Since the onset of her problem, she had stopped going to the market and attending social functions. At the time of presentation, Mrs. RH had been divorced. She was living with and supported by her parents.

There was no abnormality detected on abdominal examination. Vaginal and rectal examination revealed a communication between the vagina and rectum. The vaginal defect was about 1x1cm (admitted a finger tip) and 2cm above the introitus. The uterus was normal in size and the cervix was healthy looking on speculum examination. The anal sphincter was intact and normal.

Diagnosis of low rectovaginal fistula was made. She had transvaginal two-layer repair after bowel preparation was done. The procedure was successful and she became continent of flatus and faeces. She had an uneventful two year follow-up. Both pelvic and rectal examination findings were normal during this period.

   Discussion Top

Vaginal trauma at sexual intercourse is an everyday occurrence. Most are minor injuries that manifest as self-limiting minimal vaginal bleeding, which do not require medical attention. Report from Hospital based studies from Calabar, Nigeria revealed that coital injuries accounted for 0.7 per 1000 gynecological emergencies[5] while Cissse et al in Dakar, Senegal and Dao et al in New York, USA, reported 32 cases2 and 30 cases of vaginal injuries[6] per year respectively.

Vaginal trauma due to coitus seldom extends into the rectum to cause rectovaginal fistula. Fish (1956) reviewed about twenty-one published studies on vaginal injuries due to coitus from different centers and reported only one case of posterior vaginal wall perforation that extended to the rectum.[7] However, Muleta and Williams in Addis Ababa fistula Hospital reported 91 cases of rectovaginal fistula sustained from coitus within marriage or rape that were successfully managed over a seven year period due to Ethiopian's societal tradition where ladies were abused under the cover of marriage.[8]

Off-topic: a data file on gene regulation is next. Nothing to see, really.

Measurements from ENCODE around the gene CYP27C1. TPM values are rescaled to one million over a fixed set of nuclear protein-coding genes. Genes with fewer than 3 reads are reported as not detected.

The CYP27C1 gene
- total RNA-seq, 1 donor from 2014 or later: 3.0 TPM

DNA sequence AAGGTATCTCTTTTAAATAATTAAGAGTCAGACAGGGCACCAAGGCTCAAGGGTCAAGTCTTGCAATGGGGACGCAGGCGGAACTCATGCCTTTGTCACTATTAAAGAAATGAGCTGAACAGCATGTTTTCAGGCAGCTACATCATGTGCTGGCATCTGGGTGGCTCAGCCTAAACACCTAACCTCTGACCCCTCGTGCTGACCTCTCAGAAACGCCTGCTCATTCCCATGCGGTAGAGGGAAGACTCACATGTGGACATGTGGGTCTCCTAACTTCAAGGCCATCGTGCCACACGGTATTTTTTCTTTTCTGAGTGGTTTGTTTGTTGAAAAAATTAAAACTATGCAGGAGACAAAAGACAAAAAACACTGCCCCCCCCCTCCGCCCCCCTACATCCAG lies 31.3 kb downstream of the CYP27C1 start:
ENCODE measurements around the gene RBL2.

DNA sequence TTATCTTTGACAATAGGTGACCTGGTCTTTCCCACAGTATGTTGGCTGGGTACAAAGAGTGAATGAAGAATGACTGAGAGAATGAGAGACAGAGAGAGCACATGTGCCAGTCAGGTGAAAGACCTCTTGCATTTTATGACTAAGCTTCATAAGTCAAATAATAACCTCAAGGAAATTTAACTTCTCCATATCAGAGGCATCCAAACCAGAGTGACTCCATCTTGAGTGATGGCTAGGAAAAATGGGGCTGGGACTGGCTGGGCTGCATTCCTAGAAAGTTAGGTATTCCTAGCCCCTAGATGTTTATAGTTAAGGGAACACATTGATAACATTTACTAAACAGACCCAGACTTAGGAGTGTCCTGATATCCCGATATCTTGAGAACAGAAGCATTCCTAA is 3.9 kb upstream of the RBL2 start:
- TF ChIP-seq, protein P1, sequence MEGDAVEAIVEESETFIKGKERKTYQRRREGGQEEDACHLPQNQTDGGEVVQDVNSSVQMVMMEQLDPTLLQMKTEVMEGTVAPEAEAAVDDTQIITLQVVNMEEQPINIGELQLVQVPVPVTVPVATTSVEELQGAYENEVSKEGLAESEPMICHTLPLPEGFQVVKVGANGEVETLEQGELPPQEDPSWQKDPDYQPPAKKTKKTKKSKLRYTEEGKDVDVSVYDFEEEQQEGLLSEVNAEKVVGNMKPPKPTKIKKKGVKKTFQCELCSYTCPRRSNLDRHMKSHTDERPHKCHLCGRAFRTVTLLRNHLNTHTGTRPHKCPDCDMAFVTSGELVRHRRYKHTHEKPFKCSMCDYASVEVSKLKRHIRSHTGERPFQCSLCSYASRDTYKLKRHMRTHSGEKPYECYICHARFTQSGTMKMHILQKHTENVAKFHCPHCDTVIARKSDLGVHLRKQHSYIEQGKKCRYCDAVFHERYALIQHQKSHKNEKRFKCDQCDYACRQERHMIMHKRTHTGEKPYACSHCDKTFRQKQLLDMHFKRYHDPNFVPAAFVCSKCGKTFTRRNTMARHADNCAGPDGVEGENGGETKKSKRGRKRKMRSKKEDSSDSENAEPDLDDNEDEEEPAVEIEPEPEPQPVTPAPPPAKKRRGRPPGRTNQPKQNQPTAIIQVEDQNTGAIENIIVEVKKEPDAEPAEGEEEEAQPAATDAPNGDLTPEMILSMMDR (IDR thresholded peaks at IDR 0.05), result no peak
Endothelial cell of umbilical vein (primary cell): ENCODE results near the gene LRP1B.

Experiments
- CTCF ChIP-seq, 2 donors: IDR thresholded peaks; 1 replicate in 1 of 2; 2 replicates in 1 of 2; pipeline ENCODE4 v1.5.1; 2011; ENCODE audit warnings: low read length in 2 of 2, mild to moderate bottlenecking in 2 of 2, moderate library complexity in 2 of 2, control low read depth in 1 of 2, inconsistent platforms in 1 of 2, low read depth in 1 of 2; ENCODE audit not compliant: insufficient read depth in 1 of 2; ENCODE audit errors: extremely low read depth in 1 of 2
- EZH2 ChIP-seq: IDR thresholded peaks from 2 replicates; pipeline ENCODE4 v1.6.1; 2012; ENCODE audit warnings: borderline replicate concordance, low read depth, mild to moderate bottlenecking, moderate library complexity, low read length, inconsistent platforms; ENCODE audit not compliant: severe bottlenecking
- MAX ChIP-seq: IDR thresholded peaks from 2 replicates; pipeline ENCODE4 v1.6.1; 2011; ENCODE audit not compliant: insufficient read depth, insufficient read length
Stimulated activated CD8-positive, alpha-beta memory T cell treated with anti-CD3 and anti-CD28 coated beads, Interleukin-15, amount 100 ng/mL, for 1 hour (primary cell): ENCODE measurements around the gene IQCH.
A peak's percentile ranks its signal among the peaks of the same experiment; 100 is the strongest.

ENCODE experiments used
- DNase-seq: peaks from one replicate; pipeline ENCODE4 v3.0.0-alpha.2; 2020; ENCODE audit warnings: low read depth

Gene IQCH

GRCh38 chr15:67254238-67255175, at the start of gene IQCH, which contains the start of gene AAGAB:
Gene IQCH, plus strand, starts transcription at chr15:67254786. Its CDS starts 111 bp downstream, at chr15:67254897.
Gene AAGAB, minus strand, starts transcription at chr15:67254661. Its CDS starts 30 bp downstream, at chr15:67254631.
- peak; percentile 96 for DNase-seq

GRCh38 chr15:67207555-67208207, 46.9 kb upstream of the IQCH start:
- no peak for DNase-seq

Our patient is a nullipara, whose biodata was typical of patients with high risk of coital injury vis-àvis low parity (0-1) and age group of 15-30 years.[1] The possible contributory factor to her coital injury could be the dorsal decubitus position she was at the time of intercourse, which is the most implicated position in coital injuries.[2] However, the only case of rectovaginal fistula following coitus reported in Fish's review was in a 19-year old lady that had sexual intercourse in standing position.[7] The common predisposing factors to coital injuries include rough coitus, first sexual intercourse, penovaginal disproportion, use of aphrodisiacs as vaginal lubricants, puerperium, and inadequate emotional and physical preparation of women for sexual intercourse.[1],[2],[7]

Apart from obstetric cause of rectovaginal fistula, which is the most common aetiology worldwide. The order of frequency of other causes varies from region to region namely cancer of the cervix, radiation injury, inflammatory bowel disease (especially Crohn's disease), operative trauma and rectal cancer.[4]

Just as in vesicovaginal fistula, rectovaginal fistula is associated with psychosocial problems particularly divorce/separation[9] as seen in the patient presented. Our patient had successful rectovaginal fistula repair and hope to return back to her husband to continue her normal life.

   References Top

1.Omu AE. Vaginal injuries during coitus. Trop J Obstet Gynaecol. 1991; 2:115-118.   Back to cited text no. 1      
2.Cisse CT, Dionne P, Cathy A, Mendes V, Diadhious F, Ndiaye PD. Vaginal injuries during coitus. Dakar Med. 1998; 43:135-138.   Back to cited text no. 2      
3.Anate M. Vaginal trauma at sexual intercourse in Ilorin, Nigeria. An analysis of 36 cases. West Afr J Med. 1989; 8:217-222.   Back to cited text no. 3